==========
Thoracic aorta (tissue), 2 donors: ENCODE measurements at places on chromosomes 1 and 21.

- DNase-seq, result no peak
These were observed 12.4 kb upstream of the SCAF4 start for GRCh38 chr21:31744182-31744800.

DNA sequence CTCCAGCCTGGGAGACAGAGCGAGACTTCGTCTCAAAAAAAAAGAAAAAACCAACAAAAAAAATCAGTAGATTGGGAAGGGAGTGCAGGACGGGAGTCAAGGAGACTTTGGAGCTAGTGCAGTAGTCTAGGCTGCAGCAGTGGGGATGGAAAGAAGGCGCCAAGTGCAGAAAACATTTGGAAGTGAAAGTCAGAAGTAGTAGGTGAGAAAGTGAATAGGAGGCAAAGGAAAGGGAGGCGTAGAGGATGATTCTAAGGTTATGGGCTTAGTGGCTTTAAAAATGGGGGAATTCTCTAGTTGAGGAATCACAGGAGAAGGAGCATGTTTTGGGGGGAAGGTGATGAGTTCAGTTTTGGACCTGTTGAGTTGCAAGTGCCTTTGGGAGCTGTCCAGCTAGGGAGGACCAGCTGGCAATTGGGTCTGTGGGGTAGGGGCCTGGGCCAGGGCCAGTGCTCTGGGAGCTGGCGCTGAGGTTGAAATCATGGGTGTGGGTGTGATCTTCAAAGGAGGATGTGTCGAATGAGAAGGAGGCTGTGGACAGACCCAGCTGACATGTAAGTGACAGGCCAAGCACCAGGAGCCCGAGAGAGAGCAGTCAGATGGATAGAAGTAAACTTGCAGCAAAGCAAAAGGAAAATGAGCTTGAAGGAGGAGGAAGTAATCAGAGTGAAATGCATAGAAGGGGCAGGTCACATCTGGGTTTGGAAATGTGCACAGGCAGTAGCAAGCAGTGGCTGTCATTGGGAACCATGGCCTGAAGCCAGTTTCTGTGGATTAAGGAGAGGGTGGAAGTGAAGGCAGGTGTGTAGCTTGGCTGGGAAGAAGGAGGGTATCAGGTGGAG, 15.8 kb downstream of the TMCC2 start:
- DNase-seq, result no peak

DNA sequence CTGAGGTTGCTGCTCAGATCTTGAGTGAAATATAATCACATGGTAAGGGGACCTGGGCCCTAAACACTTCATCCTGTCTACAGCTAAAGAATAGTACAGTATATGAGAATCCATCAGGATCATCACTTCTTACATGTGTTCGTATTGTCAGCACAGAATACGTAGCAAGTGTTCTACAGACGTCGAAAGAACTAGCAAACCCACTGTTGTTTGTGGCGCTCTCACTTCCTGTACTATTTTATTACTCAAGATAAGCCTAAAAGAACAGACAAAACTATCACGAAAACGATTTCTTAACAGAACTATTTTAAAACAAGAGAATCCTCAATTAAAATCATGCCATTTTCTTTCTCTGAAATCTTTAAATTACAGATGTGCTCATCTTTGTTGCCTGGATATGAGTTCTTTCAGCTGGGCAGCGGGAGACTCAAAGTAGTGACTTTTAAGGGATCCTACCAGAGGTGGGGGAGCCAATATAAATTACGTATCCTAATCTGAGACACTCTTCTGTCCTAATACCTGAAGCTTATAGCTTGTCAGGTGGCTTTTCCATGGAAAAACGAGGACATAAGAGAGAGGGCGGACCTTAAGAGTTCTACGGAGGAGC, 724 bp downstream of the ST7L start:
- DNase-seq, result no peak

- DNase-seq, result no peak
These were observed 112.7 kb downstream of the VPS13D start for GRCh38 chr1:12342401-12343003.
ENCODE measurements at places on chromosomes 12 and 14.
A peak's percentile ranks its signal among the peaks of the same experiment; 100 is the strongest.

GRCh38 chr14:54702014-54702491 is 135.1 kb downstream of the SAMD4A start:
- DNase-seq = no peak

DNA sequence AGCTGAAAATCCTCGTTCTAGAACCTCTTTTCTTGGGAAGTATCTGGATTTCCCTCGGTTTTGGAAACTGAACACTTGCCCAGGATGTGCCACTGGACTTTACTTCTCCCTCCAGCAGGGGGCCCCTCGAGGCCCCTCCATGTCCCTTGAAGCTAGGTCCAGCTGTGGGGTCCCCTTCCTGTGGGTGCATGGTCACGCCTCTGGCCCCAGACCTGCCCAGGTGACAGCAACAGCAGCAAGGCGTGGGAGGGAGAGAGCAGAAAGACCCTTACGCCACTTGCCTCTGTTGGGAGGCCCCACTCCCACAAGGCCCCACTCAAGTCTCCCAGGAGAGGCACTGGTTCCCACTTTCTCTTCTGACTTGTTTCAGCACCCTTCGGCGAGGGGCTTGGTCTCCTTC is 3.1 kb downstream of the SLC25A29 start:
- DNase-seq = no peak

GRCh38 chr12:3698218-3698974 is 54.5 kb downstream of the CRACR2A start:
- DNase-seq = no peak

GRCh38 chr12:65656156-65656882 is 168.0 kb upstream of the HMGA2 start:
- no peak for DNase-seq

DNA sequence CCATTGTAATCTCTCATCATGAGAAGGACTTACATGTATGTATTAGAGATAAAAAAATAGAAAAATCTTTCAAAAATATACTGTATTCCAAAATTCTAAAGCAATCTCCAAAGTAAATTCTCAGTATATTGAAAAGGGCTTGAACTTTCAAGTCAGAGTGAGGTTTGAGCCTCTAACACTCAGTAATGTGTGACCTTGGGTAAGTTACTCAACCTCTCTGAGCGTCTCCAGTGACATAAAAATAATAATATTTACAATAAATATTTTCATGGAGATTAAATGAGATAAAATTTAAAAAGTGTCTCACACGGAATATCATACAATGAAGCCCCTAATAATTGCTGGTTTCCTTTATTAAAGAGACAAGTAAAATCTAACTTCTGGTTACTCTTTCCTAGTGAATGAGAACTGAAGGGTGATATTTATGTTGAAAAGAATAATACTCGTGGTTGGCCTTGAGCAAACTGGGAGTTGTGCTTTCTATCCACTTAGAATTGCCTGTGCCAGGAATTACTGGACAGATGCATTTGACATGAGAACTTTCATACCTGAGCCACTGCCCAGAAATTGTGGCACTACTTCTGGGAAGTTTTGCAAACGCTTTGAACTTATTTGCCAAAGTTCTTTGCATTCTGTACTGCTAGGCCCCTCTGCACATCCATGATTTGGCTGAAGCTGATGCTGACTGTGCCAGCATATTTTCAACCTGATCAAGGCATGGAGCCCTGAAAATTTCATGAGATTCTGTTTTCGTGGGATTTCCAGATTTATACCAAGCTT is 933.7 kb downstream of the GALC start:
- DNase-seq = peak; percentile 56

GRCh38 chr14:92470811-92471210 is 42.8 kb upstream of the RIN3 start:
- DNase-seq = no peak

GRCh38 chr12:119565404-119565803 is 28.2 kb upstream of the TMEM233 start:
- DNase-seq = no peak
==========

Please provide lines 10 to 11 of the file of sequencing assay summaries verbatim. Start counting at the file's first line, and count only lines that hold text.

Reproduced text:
ENCODE measurements at places on chromosomes 12 and 14.
A peak's percentile ranks its signal among the peaks of the same experiment; 100 is the strongest.